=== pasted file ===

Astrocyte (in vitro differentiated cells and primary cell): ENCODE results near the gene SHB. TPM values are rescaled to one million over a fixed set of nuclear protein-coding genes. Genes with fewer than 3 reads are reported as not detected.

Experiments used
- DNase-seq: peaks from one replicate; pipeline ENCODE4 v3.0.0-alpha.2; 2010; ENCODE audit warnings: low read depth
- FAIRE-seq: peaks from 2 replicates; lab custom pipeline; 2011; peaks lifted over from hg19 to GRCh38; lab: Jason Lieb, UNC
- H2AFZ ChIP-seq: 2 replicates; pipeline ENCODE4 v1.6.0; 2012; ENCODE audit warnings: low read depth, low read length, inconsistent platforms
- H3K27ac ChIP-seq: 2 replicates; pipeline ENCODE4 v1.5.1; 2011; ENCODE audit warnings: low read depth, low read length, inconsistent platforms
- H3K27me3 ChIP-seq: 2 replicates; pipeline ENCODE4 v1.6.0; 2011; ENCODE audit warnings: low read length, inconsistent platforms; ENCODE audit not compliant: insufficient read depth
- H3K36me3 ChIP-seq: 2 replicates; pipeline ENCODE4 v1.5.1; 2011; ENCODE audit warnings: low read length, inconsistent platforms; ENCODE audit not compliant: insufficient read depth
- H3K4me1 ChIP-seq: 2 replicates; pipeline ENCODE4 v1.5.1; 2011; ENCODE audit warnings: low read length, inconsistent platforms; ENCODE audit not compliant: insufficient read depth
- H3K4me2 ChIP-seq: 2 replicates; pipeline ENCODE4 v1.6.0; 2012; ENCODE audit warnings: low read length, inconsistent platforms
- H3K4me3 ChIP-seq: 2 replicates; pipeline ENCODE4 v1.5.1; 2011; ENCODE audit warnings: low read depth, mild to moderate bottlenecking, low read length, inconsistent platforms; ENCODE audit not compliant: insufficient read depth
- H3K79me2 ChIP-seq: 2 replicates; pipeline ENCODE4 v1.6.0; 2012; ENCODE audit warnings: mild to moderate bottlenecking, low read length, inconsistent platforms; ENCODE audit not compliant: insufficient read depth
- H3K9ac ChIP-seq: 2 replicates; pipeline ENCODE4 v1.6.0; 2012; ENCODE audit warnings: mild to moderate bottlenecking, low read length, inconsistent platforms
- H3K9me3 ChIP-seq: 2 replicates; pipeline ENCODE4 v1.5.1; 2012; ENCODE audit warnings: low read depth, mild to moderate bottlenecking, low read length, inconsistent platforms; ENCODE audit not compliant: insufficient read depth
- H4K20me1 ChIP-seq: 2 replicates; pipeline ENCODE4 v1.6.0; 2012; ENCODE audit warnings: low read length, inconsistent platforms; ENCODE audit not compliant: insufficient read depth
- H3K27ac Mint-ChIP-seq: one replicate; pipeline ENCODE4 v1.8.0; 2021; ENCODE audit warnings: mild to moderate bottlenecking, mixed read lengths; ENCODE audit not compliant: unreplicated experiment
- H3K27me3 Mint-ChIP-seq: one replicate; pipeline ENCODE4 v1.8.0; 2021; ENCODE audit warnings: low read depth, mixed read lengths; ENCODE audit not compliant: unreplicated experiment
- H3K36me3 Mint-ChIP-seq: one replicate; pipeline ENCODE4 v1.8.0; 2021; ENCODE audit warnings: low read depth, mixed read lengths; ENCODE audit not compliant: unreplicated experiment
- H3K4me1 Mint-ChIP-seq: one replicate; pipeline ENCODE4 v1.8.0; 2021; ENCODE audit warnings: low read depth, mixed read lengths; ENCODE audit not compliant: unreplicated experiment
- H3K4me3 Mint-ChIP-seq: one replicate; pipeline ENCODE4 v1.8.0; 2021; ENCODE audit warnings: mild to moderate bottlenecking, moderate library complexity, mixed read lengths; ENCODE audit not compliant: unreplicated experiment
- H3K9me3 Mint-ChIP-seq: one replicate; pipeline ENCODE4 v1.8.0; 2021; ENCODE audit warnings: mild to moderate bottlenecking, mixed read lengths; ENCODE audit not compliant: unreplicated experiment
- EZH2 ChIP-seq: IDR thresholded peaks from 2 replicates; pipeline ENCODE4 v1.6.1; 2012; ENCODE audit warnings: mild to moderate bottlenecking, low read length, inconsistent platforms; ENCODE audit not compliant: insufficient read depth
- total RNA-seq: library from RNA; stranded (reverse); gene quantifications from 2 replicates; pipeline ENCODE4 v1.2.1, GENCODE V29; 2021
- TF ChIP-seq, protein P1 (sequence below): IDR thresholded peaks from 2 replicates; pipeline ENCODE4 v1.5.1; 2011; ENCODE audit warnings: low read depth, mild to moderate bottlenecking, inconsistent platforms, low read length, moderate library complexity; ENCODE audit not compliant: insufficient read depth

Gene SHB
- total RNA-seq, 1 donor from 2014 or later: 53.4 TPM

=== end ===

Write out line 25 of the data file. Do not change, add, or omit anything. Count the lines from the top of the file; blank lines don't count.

Gene SHB